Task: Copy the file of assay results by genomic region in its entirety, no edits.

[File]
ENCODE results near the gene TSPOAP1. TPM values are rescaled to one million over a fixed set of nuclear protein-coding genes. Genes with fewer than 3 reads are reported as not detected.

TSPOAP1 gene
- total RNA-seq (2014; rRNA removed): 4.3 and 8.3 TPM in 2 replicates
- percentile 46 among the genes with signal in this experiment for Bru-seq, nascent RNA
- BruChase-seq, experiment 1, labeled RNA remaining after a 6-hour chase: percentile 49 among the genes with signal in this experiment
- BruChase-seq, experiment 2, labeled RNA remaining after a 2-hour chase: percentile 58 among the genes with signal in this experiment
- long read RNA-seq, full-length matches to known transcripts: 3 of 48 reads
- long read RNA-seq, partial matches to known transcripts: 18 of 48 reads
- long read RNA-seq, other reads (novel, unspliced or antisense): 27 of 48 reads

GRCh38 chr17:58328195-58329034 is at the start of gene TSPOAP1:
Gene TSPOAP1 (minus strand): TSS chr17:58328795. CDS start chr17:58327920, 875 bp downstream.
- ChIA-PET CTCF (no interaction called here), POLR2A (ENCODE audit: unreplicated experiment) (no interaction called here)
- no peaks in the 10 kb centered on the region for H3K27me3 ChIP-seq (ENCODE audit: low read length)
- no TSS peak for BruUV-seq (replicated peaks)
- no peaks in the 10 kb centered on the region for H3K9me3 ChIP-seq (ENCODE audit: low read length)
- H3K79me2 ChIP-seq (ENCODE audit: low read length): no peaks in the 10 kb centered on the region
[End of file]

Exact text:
ENCODE results near the gene TSPOAP1. TPM values are rescaled to one million over a fixed set of nuclear protein-coding genes. Genes with fewer than 3 reads are reported as not detected.

TSPOAP1 gene
- total RNA-seq (2014; rRNA removed): 4.3 and 8.3 TPM in 2 replicates
- percentile 46 among the genes with signal in this experiment for Bru-seq, nascent RNA
- BruChase-seq, experiment 1, labeled RNA remaining after a 6-hour chase: percentile 49 among the genes with signal in this experiment
- BruChase-seq, experiment 2, labeled RNA remaining after a 2-hour chase: percentile 58 among the genes with signal in this experiment
- long read RNA-seq, full-length matches to known transcripts: 3 of 48 reads
- long read RNA-seq, partial matches to known transcripts: 18 of 48 reads
- long read RNA-seq, other reads (novel, unspliced or antisense): 27 of 48 reads

GRCh38 chr17:58328195-58329034 is at the start of gene TSPOAP1:
Gene TSPOAP1 (minus strand): TSS chr17:58328795. CDS start chr17:58327920, 875 bp downstream.
- ChIA-PET CTCF (no interaction called here), POLR2A (ENCODE audit: unreplicated experiment) (no interaction called here)
- no peaks in the 10 kb centered on the region for H3K27me3 ChIP-seq (ENCODE audit: low read length)
- no TSS peak for BruUV-seq (replicated peaks)
- no peaks in the 10 kb centered on the region for H3K9me3 ChIP-seq (ENCODE audit: low read length)
- H3K79me2 ChIP-seq (ENCODE audit: low read length): no peaks in the 10 kb centered on the region